Lieberman Opposes Homeland Security Spending Bill

WASHINGTON – Homeland Security and Governmental Affairs Committee Ranking Member Joe Lieberman, D-Conn., released the following statement Friday in opposition to the Fiscal Year 2006 Homeland Security Department Appropriations bill, approved by the Senate on a voice vote. “It is with regret that I oppose this conference report.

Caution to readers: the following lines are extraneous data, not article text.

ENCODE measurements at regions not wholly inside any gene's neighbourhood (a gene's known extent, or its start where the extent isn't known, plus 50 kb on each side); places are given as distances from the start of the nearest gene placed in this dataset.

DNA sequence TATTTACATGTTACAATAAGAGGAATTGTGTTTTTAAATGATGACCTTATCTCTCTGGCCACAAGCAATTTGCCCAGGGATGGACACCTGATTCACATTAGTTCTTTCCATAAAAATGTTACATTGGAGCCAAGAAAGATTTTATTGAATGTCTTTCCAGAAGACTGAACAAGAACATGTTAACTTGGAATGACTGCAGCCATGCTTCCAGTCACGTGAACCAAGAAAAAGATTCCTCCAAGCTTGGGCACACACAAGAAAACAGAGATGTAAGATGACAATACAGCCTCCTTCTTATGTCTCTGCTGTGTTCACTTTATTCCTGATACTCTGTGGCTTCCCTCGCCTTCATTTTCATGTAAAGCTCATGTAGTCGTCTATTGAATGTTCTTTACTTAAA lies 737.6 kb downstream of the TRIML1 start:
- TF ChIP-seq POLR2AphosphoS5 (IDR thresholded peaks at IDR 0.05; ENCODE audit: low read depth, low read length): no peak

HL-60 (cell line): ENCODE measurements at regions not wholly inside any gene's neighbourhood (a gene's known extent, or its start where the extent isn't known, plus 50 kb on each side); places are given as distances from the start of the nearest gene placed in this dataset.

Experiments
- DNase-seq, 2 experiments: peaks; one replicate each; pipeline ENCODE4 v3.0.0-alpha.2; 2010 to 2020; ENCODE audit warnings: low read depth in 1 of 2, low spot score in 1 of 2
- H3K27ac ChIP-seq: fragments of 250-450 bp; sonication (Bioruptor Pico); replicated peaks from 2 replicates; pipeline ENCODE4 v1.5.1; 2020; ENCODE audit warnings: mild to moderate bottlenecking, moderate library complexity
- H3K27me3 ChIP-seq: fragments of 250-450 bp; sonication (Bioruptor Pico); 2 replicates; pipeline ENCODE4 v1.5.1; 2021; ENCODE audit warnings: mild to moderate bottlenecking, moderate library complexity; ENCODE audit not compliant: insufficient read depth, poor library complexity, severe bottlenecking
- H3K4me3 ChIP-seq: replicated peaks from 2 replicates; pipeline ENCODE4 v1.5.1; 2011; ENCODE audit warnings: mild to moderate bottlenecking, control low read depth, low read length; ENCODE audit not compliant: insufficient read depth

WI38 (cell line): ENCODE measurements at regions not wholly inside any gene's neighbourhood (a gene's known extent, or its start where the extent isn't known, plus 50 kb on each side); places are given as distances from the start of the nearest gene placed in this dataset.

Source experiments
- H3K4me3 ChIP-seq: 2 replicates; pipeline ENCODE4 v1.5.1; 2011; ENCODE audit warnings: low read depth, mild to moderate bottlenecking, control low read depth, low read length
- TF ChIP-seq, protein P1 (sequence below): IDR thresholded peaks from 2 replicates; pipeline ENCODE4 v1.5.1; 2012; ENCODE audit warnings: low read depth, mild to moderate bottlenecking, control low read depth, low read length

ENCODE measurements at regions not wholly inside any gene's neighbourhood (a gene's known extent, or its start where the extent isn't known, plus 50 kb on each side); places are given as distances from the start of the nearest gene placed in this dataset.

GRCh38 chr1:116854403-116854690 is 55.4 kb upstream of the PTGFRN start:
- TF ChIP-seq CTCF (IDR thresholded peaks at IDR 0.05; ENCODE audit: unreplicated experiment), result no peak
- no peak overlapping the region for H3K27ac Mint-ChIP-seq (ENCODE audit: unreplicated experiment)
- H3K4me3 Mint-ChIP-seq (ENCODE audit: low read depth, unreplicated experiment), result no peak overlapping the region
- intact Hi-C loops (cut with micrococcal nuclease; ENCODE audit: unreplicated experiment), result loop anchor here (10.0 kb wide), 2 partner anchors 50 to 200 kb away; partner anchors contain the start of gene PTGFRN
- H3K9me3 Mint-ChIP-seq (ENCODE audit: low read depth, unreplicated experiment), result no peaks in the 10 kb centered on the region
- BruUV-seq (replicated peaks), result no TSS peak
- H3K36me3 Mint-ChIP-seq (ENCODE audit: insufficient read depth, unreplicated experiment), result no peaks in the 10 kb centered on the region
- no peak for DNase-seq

“I am a strong advocate of the need for the Department of Homeland Security and its work. And as the ranking member of the Department’s lead authorizing committee, I do not lightly oppose this appropriations bill for the Department’s vital work. But I feel I have no choice but to protest what I consider to be dangerous and misguided cuts in the vital programs that help America’s first responders. “Just weeks ago, we watched with horror as our fellow citizens in Louisiana and Mississippi suffered the ravages of Hurricane Katrina. It was inevitable that a hurricane of that size and intensity would cause hardship. But we know that the pain was far greater – and the recovery far more daunting – than it needed to have been if our government had done all it could to prepare for and respond to the catastrophe. We know that preparedness planning was inadequate; that first responders lacked the equipment and communications they needed to respond; and that first responders and officials did not have the training and command structures they needed to work effectively together to help the many victims depending on them. And this for a catastrophic hurricane that had been predicted in advance. We can only speculate what preparedness and response to an unforeseen catastrophic terror attack might look like. “We know, in short, that we have very far to go before we are as ready as we must be for the threats ahead. So why are we now are asked to approve dramatic cuts in the very programs that could help strengthen these essential capabilities? “This conference report would cut the three core first responder programs – the State Homeland Security Grant Program (SHSGP), the Urban Area Security Initiative (UASI) and the Law Enforcement Terrorism Prevention Program (LETPP) – by 28 percent – nearly a third. The state homeland grants, which make up the backbone of most prevention and preparedness efforts, would be cut in half from FY 05 levels. And this comes on top of several years of cuts to these accounts. I know these cuts will leave unacceptable gaps in homeland security efforts in my own state of Connecticut, and I assume other states will also be unable to achieve their preparedness and response goals without more help from the federal government. “By contrast, the Senate voted in support of S. 21, a bill sponsored by Senator Collins and me, to authorize a significant increase in funding for these core first responder programs. The Homeland Security and Governmental Affairs Committee has also endorsed legislation to create a new dedicated grant program to help first responders obtain interoperable communications equipment. This vital need – so painfully apparent on 9/11 and again during Katrina and its aftermath – alone is estimated to cost billions of dollars. Currently, first responders must purchase interoperable communications systems with these general homeland security grants, making the pending cuts all the more distressing. “I recognize that appropriators struggled with constraints imposed by the Administration’s budget and had to make difficult choices between many important homeland security needs. I appreciate that conferees fought to include dedicated money for rail, transit and port security grants, as well as for the Coast Guard’s Deepwater program. But I reject the premise that we must accept this as the best we can do for our first responders. It is not the best we can do. It must not be the best we can do. We know that the threats – natural or manmade – are real, and that we are not yet ready to meet them. Katrina has just underscored that lesson. Two years ago, a distinguished task force chaired by our former colleague Warren Rudman told us that our first responders were “drastically underfunded, dangerously unprepared” and that we would need close to $100 billion over five years to meet critical preparedness and response needs. Yet in the time since, we have only whittled away at these critical programs rather than strengthening them. As I have said before, we have the best military in the world because we are willing to pay for it. We should not do less for our defenses here at home. “I wish to go on record opposing this conference report because I believe we must find a way to do more for our first responders and the communities they serve.”